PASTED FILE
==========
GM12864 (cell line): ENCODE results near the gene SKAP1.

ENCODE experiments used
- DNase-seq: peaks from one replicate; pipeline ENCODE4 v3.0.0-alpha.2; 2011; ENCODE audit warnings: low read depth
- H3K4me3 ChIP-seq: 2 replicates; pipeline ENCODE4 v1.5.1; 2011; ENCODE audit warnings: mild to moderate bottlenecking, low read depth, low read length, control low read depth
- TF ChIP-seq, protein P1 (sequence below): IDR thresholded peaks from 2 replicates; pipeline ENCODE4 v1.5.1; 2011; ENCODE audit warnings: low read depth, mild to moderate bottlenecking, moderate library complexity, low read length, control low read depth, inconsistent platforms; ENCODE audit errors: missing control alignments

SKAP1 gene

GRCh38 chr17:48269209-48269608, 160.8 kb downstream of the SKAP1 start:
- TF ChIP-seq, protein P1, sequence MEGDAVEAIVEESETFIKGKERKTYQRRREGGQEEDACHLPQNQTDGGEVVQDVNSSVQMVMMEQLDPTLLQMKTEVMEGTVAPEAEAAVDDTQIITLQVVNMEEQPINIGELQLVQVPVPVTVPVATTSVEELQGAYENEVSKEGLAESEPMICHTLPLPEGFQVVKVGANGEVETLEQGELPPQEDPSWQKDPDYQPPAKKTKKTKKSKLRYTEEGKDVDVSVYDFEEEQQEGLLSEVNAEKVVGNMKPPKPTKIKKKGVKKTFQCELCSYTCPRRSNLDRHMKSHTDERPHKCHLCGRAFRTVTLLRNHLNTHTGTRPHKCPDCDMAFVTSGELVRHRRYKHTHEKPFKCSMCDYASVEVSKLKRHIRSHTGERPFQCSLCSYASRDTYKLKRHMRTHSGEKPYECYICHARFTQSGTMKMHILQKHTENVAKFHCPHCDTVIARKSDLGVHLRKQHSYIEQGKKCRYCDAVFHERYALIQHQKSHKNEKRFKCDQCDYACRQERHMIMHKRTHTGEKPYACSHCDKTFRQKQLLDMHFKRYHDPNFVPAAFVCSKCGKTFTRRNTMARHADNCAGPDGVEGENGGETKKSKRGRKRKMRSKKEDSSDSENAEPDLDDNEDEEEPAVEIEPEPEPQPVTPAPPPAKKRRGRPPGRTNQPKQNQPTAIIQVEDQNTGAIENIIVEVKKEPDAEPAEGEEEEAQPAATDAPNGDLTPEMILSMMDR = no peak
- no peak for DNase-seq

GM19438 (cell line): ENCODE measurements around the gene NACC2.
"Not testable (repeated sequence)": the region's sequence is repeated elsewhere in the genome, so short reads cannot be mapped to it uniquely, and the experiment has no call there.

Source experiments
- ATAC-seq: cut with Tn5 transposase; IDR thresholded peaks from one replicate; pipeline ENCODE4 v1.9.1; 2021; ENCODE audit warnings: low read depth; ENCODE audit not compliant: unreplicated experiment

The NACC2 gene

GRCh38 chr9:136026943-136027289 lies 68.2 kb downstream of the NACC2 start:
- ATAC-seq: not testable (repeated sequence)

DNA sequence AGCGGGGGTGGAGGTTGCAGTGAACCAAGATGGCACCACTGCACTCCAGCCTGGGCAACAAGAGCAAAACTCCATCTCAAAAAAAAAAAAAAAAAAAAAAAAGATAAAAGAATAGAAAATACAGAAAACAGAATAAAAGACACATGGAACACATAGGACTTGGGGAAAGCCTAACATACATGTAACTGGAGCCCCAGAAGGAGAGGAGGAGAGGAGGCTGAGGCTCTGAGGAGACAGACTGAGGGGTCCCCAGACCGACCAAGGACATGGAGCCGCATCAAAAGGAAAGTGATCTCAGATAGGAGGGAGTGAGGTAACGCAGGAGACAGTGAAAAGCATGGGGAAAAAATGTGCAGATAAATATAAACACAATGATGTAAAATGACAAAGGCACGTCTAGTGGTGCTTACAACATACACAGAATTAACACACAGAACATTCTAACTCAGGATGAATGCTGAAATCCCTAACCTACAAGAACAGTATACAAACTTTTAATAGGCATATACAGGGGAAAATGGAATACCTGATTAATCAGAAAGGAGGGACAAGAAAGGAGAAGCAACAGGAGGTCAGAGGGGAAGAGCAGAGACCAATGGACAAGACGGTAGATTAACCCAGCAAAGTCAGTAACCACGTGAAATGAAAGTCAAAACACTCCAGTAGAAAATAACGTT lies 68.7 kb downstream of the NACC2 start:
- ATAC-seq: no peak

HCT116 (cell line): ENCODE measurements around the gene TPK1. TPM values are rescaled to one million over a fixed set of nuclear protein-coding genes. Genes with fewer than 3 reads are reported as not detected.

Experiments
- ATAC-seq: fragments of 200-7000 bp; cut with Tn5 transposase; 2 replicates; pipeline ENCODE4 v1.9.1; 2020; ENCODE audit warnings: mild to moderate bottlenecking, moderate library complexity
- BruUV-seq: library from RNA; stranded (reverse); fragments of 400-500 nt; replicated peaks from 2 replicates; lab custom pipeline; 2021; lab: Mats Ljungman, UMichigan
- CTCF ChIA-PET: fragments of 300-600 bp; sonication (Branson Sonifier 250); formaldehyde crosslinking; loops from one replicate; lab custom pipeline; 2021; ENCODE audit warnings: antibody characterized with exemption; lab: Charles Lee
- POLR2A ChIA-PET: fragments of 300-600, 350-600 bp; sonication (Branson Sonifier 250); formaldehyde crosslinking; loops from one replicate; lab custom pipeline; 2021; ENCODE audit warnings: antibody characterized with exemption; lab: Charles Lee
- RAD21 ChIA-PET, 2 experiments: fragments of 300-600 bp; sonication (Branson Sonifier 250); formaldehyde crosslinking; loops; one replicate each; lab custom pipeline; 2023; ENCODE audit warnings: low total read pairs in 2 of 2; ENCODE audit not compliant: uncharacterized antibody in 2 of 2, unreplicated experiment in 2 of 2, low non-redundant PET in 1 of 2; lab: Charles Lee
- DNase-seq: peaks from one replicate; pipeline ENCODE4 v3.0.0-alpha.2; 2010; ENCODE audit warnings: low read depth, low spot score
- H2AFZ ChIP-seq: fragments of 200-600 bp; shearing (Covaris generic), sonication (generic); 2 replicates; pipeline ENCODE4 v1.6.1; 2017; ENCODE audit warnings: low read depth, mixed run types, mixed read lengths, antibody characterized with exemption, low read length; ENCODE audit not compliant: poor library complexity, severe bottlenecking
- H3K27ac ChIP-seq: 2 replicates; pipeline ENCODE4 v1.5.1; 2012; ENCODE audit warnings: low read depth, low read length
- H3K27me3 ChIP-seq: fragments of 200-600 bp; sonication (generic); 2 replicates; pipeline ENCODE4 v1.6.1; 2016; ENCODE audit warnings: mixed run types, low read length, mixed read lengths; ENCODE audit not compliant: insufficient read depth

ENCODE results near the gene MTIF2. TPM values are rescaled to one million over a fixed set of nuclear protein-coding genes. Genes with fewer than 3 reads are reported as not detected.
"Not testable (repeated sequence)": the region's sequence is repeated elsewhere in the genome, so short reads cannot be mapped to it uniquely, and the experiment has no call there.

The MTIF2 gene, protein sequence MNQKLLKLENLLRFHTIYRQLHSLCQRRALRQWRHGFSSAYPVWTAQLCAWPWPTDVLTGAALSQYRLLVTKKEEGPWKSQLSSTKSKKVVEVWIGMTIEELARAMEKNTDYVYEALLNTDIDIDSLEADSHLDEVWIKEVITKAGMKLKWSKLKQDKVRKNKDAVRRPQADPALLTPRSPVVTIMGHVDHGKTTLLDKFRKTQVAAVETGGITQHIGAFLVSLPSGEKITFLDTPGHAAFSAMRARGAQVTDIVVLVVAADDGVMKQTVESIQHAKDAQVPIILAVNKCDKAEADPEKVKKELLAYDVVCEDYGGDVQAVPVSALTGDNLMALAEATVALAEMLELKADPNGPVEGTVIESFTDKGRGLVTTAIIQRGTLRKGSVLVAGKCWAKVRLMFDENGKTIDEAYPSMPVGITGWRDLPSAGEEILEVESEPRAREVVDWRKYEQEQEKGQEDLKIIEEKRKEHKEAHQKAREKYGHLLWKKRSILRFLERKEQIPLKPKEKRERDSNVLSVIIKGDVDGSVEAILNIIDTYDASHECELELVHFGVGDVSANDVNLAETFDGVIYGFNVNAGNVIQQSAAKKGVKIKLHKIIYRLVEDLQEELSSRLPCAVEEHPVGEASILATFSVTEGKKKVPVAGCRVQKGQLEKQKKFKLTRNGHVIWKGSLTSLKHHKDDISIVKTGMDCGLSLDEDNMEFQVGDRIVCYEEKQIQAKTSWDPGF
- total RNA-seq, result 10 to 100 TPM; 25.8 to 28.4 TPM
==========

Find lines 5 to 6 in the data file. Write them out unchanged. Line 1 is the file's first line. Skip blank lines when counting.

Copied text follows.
- TF ChIP-seq, protein P1 (sequence below): IDR thresholded peaks from 2 replicates; pipeline ENCODE4 v1.5.1; 2011; ENCODE audit warnings: low read depth, mild to moderate bottlenecking, moderate library complexity, low read length, control low read depth, inconsistent platforms; ENCODE audit errors: missing control alignments

SKAP1 gene